Mr Francis Williams, Secretary and Cashier to the Bank; who deposed to the draf in question having been discounted at the Bank about the latter end of March last; and when due was tendered to Mr Hassall, the presumed acceptor; who denied any knowledge of it. Mr Campbell, by whom it had been paid in to the Bank, was then sent for, and the affair was explained to him. Mr Gilchrist sent a note to the deponent stating his intention of calling at noon to take up the bill, and shortly afterwards appeared in person, when he much regretted Mr Hassall's having seen it, saying that circumstances would be his ruin. Mr Williams, the deponent, laid the bill before the Board, and the prosecution commenced accordingly.

Mr Campbell sworn. He received a bill from the prisoner at the bar the latter end of March; the acceptance was upon it; he tendered it at the Bank, but it was not discounted the first week because it was not made payable at any fixed place; he informed the prisoner of its rejection and the cause; prisoner took it away, and returned with it corrected; saying that Mr Hassall was a good deal hurt at its rejection, but if this did not do he would never put his name to another bill of any kind. Shortly after the bill becoming due, a messenger from the Bank required his attendance on the President and Directors; the prisoner had at the same time called at his house; he was made acquainted by the Board of Directors with the extraordinary and unexpected circumstances of the fraud; and on returning home asked the prisoner whether it was actually a forgery or not? To which he received an answer in the affirmative; with the addition that it was a very unfortunate circumstance; but that he, the prisoner at the bar, was willing to assign over to deponent all his property in any way he thought proper, to secure the eventual payment of the amount, and requesting him to take the bill out of the Bank; which Mr Campbell had proffered to the Bank Solicitor before this conversation took place; but the proffer was of course rejected. On cross-examination Mr Campbell declared that, from the good opinion he had ever entertained of the prisoner's principles, he thought him a man incapable of such an act.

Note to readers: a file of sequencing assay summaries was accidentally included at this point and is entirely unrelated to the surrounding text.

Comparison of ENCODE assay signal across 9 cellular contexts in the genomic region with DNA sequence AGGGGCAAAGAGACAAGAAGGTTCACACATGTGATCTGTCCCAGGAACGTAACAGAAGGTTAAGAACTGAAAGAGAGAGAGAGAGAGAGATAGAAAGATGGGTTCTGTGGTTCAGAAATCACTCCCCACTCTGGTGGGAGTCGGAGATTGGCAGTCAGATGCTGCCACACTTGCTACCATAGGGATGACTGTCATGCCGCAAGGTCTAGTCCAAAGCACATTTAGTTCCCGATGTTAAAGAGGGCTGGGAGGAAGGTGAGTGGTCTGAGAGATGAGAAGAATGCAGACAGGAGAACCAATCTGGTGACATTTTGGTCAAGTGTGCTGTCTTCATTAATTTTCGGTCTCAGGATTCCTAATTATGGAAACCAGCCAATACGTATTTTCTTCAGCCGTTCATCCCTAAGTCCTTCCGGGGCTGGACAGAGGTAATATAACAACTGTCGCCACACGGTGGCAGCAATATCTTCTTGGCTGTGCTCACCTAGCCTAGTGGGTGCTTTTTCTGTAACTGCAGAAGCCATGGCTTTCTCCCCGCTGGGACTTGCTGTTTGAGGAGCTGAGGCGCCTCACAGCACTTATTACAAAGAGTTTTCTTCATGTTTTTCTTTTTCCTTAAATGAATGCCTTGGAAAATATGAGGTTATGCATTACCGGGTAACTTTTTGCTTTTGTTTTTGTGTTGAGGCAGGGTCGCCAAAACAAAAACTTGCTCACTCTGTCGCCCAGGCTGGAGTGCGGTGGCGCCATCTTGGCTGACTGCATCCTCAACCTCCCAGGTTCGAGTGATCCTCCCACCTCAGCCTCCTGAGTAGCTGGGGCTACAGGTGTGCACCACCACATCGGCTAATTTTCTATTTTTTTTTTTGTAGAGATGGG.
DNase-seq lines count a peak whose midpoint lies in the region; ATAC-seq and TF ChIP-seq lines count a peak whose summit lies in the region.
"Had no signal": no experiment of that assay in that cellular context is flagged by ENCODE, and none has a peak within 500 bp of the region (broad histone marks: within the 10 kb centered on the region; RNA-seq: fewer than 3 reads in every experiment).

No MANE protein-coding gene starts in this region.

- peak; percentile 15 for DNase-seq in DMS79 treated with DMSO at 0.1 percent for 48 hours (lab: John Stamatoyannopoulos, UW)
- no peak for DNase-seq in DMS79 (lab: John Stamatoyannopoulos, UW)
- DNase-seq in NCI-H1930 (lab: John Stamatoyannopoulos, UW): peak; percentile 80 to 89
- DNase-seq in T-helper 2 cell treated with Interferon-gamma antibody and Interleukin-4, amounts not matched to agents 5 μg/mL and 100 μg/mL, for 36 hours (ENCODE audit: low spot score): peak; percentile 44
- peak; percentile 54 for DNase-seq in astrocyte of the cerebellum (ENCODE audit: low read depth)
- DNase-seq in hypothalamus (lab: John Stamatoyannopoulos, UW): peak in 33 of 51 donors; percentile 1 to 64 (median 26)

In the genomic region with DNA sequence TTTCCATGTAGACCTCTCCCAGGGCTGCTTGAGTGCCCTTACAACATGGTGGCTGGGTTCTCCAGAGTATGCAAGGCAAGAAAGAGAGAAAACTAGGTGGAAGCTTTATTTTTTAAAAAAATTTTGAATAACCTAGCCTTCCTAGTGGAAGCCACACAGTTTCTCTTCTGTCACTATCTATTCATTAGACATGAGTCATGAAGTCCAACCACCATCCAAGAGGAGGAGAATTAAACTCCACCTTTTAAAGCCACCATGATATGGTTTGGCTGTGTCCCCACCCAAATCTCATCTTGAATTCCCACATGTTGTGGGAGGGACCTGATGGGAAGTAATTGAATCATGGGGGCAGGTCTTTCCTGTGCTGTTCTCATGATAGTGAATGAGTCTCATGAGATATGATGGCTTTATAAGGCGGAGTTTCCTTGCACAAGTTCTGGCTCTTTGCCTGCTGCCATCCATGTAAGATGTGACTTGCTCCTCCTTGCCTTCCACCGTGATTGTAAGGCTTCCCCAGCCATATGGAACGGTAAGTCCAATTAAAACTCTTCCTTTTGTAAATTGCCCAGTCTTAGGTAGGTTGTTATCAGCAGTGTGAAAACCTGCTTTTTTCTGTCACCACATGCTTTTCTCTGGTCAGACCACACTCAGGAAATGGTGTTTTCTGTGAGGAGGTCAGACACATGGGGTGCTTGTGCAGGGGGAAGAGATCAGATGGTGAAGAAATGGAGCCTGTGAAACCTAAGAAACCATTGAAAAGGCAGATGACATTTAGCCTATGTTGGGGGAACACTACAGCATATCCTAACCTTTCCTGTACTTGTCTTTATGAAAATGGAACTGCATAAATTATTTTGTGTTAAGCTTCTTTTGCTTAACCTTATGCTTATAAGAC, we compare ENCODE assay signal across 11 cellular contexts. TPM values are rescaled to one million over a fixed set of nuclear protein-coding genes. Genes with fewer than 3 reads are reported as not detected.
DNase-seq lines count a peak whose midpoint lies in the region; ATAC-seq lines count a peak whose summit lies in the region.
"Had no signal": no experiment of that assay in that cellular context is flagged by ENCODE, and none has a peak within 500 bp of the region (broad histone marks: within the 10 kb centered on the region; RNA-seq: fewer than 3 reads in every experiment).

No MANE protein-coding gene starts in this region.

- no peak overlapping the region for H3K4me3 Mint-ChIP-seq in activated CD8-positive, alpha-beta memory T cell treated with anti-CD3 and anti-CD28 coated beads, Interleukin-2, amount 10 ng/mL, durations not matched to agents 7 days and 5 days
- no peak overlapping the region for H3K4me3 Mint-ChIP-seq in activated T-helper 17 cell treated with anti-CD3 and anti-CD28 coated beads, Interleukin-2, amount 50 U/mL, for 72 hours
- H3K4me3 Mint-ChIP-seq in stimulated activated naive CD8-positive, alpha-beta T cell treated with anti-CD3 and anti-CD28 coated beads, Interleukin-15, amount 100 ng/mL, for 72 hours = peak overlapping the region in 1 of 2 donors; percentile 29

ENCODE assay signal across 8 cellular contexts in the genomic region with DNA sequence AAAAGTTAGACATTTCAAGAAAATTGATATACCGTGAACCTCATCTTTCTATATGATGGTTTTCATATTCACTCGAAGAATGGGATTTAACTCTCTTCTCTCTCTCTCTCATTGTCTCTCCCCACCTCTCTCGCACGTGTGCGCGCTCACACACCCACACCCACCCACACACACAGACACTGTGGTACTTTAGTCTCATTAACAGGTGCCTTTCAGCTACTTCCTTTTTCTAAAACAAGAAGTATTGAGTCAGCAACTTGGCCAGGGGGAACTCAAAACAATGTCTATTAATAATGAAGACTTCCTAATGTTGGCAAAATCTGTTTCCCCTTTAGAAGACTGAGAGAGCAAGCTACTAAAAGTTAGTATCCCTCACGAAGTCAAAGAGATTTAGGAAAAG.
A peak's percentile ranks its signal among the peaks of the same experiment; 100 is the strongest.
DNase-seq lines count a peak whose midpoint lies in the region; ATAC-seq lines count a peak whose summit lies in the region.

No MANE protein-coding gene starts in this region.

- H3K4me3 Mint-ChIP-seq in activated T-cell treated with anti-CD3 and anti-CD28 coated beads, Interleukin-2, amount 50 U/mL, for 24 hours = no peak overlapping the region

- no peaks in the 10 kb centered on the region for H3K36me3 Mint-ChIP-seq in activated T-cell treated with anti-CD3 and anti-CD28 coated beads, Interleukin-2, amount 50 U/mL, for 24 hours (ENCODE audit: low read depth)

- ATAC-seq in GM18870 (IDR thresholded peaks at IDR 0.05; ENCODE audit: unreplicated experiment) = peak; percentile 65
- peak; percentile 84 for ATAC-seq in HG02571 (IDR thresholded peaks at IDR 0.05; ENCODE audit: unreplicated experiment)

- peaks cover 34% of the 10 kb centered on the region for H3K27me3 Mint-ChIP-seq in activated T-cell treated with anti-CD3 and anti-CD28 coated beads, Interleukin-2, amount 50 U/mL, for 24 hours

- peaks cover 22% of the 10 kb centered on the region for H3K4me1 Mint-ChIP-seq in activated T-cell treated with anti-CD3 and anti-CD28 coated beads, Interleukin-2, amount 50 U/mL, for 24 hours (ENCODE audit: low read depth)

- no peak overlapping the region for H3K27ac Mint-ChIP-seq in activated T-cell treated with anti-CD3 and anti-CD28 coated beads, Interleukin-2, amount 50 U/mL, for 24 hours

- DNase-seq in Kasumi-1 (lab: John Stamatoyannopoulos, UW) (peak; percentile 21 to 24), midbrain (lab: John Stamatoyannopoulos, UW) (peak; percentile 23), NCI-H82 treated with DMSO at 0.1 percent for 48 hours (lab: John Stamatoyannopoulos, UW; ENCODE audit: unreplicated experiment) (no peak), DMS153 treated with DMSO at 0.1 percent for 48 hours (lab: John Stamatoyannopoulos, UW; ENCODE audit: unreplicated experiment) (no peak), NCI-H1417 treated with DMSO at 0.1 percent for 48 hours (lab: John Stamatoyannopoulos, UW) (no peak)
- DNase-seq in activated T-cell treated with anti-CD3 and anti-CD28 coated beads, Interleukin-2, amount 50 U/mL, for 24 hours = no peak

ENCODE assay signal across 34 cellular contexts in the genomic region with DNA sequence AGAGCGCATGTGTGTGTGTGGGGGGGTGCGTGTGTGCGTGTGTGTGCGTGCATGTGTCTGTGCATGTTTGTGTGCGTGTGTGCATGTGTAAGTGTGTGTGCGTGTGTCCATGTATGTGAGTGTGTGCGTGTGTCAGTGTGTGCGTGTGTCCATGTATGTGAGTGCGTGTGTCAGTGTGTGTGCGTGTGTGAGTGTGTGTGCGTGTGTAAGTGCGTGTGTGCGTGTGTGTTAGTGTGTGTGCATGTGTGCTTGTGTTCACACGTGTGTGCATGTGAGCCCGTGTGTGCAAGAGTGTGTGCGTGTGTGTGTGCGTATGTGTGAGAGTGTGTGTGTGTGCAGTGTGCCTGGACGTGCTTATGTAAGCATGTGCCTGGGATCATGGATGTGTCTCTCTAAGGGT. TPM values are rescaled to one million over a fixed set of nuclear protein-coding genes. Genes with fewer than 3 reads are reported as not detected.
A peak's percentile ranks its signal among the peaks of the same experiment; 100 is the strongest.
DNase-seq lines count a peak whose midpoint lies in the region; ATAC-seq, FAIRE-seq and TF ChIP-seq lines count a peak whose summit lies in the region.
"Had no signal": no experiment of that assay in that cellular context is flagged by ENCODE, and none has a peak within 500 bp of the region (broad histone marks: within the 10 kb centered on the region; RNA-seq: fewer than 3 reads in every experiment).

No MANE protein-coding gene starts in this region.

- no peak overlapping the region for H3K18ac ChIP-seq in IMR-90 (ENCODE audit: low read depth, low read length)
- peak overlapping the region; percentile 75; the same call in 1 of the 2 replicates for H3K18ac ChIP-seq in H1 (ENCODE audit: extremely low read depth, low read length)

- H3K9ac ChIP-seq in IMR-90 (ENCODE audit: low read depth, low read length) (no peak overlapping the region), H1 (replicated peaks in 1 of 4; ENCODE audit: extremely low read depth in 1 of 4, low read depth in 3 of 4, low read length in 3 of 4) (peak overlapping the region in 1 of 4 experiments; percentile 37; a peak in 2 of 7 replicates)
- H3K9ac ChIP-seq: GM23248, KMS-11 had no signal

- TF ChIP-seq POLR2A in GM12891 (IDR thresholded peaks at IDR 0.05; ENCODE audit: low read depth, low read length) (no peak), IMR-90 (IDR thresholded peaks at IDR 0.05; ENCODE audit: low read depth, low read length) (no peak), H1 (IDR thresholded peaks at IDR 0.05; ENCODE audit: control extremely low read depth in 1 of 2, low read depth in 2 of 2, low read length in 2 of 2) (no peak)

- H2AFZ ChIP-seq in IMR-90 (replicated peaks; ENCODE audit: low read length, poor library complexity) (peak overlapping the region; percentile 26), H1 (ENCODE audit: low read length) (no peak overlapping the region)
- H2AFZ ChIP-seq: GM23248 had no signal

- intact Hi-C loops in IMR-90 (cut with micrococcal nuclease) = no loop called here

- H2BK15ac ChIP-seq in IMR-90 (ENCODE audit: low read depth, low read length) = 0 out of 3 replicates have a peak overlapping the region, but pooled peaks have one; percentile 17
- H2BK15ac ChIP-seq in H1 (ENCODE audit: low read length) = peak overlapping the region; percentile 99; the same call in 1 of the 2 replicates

The evidence for the prosecution here closed and the prisoner went upon his defence. He was permitted to read a written statement; which bore chiefly on the non-intention to commit fraud; which argument he endeavoured to sustain by a declaration of his design to have taken up the bill before it became true; and his Advocate, by whom he had been ably assisted on the examination, argued a point of law in behalf of the prisoner with much ability and perspicuity; but failed in its object.

The defence concluding, the Members withdrew to the chamber of consultation: and after an absence of nearly an hour returned to their seats upon the Bench; when the Learned Judge of the Court (Wylde) after expatiating at considerable length on the direful consequences to Society of crimes of this description, which he had to lament had in this Colony been carried to an alarming extent, thought it necessary to offer, a few observations on the nature of the plea upon which the prisoner at the bar had lain such considerable stress; namely, that of non-intention to commit a fraud, although that fraud had been evidently completed. It was impossible to look into the hearts of men, and from their actions only, which were apparent, could an inference of the designs be drawn; nor in a case like the present was it needful to travel beyond the completion of each particular act connected with the offence. The instant the fatal name was written the forgery was completed; and as soon as it passed into another hand the uttering was effected; he (the prisoner at the bar) had drawn upon himself the complicated charge both of forging and of uttering, and both these charges were established.

All therefore that remained with him was the painful duty of pronouncing him Guilty by the Verdict of the Court

The prisoners Advocate (Garling) interposed a notice for arrest of judgement; and the prisoner was remanded, and directed to be brought up for judgement on Thursday; upon which day the prisoner was again placed at the bar; when his Advocate with his usual ability argued the points upon which he had grounded his application for arrest of judgement; but which was overruled; and sentence passed upon the prisoner, condemning him for life to Newcastle.

Published by the Division of Law, Macquarie University